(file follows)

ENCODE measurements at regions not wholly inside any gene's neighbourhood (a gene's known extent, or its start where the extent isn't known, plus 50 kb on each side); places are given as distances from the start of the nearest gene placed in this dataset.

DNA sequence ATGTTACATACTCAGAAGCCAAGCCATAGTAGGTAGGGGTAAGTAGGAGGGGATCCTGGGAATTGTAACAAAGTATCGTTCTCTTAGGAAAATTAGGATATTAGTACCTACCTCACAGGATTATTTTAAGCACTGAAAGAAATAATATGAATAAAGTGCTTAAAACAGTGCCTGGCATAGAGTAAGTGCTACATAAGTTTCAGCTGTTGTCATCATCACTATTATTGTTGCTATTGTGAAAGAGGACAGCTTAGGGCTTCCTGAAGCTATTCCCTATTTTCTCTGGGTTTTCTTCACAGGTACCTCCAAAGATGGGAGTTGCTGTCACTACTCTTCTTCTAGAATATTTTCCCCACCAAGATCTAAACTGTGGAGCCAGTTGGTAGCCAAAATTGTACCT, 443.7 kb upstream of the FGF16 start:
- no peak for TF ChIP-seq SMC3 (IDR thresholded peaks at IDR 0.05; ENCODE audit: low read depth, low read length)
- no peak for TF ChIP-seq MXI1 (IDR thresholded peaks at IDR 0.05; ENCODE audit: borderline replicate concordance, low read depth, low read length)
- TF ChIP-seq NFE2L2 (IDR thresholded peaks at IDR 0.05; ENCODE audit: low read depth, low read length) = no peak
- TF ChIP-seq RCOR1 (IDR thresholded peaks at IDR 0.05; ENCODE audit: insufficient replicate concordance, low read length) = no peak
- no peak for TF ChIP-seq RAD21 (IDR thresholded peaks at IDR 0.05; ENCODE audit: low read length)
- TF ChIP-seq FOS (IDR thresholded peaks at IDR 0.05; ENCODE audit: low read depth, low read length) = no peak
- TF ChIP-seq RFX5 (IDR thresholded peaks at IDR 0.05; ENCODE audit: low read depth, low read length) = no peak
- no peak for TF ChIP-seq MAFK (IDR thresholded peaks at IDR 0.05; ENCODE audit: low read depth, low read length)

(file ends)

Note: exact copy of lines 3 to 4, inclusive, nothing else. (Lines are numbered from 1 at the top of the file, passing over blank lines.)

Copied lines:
- no peak for TF ChIP-seq SMC3 (IDR thresholded peaks at IDR 0.05; ENCODE audit: low read depth, low read length)
- no peak for TF ChIP-seq MXI1 (IDR thresholded peaks at IDR 0.05; ENCODE audit: borderline replicate concordance, low read depth, low read length)